In the state of Illinois, a DUI conviction comes with significant legal consequences. If convicted, a first-time offender will face Class A misdemeanor charges, fines up to $2,500, and up to one year in prison. It should also be noted that a DUI conviction can impact a person’s car insurance payments, ability to legally and freely drive, and even their employment status. While these may seem like steep criminal punishments, there are a number of aggravating factors that can elevate a DUI charge to an aggravated DUI and result in even stronger charges in a DUI case. Below we will examine some of the most common aggravating factors in Illinois, and the impact of an aggravated DUI conviction.
What Is an Aggravated DUI?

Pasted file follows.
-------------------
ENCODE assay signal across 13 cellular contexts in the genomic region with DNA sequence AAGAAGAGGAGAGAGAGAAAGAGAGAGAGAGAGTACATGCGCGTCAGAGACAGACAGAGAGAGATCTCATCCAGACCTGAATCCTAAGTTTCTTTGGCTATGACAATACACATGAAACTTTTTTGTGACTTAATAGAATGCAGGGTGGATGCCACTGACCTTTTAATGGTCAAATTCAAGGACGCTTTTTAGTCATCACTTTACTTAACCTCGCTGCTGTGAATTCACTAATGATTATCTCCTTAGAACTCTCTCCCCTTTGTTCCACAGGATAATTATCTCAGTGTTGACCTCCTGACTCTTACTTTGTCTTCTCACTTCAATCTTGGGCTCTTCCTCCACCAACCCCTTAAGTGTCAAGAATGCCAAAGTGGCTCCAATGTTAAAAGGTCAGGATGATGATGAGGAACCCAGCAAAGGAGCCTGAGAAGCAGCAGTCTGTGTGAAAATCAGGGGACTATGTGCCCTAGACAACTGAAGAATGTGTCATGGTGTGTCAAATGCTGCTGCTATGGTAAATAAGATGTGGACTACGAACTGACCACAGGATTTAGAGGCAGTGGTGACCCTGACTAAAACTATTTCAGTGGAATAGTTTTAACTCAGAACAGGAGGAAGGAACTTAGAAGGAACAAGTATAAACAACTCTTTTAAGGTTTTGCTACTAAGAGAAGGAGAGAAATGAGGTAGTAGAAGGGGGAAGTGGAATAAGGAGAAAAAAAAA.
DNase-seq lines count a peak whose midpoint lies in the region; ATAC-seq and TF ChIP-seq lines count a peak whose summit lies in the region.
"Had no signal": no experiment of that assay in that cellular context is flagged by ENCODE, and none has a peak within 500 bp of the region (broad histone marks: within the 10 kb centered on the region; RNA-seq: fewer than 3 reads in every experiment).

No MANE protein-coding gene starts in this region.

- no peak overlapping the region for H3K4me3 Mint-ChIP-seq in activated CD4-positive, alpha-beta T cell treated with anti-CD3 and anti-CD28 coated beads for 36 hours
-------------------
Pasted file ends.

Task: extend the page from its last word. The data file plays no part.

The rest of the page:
In the state of Illinois, a person will be convicted of driving under the influence, if they are apprehended while operating a motor vehicle with a blood alcohol concentration of 0.08 or higher. That being said, if aggravating factors are present, the DUI charge will be elevated from a misdemeanor to a felony and be classified as an aggravated DUI. The severity of the felony charges will depend on the aggravating factors, but in most cases, the driver will face Class 4 felony charges. It should be noted that a person convicted of an aggravated DUI may face a one- to three-year prison sentence.